The SS entered the camp on two occasions to commit atrocities, before finally liquidating most of the Jewish laborers in July 1944, shortly before the German retreat out of Vilnius. In November 1943, a Jewish prisoner named David Zalkind, his wife, and child attempted to escape from the camp and were caught by the Gestapo. They were publicly executed in the camp courtyard in front of the other prisoners. On March 27, 1944, while Plagge was away on home leave in Germany, the SS carried out a Kinder Aktion ("Children Operation"). They entered the camp, rounded up the vast majority of the camp’s 250 children and then transported them away from the camp to be killed (most likely at the killing grounds of Paneriai (Ponary). Thus both Plagge, his subordinates and the prisoners understood that ultimately the SS would decide the fate of the camp’s Jews.
July 1, 1944 – Plagge's Warning
In the summer of 1944 the Soviet Red Army advanced to the outskirts of Vilnius. This change in the tides of war brought both joy and fear to the surviving Jews of the HKP camp who understood that the SS would try to kill them in the days before the German retreat. Many prepared for this eventuality by discreetly making hiding places in the camp in secret bunkers, in walls, and in the rafters of the attic. A large and crucial unknown was one of timing — the prisoners needed to know when the SS killing squads were coming so they could successfully implement plans to escape or hide. As the sounds of fighting grew closer the level of tension within the camp became palpable.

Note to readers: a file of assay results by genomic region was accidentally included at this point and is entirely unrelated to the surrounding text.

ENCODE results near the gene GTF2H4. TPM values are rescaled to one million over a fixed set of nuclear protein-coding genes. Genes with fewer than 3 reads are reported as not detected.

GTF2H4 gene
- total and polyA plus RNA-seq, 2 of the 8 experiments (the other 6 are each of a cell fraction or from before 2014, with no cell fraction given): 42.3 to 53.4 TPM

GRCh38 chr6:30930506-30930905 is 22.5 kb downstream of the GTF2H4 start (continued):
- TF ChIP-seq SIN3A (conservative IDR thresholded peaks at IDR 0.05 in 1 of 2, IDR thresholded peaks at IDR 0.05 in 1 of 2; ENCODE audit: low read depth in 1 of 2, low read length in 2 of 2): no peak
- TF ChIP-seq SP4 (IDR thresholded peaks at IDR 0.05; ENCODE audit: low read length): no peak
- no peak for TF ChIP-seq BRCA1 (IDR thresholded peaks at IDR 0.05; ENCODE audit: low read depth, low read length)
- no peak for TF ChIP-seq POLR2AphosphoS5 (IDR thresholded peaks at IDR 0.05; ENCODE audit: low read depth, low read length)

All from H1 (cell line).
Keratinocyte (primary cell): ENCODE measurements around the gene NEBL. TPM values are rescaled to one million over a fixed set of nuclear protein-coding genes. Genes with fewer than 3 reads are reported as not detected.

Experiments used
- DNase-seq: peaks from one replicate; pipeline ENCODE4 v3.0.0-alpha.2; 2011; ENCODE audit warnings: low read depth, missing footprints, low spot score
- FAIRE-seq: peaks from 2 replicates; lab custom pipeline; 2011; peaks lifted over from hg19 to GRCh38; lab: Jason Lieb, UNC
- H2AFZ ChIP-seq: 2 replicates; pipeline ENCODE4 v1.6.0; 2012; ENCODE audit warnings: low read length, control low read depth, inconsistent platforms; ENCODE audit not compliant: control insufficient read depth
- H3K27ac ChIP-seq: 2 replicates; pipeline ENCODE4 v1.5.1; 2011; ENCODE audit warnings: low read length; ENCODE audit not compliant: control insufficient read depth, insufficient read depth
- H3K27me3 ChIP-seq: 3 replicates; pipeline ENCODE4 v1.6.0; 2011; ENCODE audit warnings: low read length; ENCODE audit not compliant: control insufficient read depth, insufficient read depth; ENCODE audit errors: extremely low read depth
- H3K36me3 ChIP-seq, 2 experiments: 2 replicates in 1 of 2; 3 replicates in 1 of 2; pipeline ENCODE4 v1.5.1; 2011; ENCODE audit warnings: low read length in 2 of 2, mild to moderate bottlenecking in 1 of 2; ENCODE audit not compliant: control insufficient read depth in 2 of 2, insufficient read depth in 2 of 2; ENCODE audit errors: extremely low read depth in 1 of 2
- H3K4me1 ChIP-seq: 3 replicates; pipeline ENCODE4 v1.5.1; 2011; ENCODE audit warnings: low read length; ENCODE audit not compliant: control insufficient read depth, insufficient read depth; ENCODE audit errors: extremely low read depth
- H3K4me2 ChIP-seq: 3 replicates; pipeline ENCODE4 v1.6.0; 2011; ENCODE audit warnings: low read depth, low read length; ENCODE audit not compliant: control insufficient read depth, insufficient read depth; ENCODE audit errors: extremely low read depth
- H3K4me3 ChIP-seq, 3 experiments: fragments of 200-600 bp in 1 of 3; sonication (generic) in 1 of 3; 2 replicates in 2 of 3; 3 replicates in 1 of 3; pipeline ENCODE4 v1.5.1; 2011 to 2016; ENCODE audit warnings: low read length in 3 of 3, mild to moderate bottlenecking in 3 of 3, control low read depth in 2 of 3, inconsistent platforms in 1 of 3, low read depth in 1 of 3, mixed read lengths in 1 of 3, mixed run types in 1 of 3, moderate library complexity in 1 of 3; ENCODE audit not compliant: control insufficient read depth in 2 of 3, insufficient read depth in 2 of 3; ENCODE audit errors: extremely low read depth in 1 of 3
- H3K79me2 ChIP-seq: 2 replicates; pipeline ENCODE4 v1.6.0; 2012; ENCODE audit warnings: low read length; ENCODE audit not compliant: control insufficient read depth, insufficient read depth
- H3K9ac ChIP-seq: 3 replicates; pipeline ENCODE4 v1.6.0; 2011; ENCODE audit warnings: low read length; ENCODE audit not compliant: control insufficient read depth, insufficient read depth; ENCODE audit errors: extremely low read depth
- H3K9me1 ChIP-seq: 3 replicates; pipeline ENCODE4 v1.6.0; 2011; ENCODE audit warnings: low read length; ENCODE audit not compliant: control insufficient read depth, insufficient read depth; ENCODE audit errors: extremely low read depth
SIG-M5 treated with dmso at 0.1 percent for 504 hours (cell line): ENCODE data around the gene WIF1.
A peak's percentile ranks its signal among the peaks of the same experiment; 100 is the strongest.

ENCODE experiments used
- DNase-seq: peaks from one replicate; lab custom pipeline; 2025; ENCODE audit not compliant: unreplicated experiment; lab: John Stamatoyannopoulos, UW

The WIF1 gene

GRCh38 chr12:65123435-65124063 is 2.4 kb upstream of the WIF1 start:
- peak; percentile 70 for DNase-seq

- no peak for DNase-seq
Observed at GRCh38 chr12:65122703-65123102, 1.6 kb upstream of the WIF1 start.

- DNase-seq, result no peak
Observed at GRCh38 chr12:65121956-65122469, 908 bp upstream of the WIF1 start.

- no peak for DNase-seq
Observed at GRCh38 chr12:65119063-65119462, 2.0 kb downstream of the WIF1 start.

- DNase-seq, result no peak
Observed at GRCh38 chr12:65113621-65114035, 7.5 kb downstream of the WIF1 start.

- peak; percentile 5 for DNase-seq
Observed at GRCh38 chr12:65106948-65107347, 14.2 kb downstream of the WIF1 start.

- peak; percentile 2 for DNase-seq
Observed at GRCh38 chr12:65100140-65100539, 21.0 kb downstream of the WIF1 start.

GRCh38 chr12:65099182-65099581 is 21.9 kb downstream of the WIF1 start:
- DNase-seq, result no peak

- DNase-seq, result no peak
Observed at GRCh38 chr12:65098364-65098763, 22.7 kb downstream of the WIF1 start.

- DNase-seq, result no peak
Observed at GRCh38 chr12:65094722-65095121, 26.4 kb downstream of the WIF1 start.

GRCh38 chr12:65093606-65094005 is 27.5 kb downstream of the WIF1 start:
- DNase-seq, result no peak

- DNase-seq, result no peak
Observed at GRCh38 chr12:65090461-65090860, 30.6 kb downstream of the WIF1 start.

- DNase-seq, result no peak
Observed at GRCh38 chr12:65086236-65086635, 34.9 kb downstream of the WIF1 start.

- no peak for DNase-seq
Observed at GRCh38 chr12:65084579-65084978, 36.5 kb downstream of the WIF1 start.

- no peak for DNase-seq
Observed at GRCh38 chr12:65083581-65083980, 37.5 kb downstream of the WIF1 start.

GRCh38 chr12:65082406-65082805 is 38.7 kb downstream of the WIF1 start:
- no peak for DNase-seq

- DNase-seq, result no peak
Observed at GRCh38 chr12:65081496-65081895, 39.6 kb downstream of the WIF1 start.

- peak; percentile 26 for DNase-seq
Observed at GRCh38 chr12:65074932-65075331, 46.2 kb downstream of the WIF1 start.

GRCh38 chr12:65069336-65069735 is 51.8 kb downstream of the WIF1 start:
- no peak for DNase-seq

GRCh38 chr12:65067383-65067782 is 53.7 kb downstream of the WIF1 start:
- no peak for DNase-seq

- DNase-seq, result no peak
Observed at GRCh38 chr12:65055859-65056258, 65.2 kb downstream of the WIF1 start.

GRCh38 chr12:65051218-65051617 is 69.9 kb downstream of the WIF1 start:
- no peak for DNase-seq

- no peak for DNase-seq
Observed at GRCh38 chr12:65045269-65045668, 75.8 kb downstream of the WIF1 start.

On July 1, 1944, Major Plagge entered the camp and made an informal speech to the Jewish prisoners who gathered around him. In the presence of an SS officer he told the Jews present at his speech that he and his men were being relocated to the west, and that in spite of his requests, he did not have permission to take his skilled Jewish workers with his unit. However, he said that they should not worry, for they too would be relocated on Monday July 3, and that during this relocation they would be escorted by the SS, which as they knew was “an organization devoted to the protection of refugees”.
With this covert warning from Plagge, over half the camp’s prisoners went into hiding before the SS death squads arrived on July 3, 1944. The 500 prisoners who did appear at roll call were taken to the forest of Paneriai (Ponary) and shot. Over the next three days the SS searched the camp and its surroundings. They found half of the missing prisoners, took them to the camp courtyard and shot them. However, when the Red Army captured Vilnius a few days later, some 250 of the camp’s Jews emerged from hiding.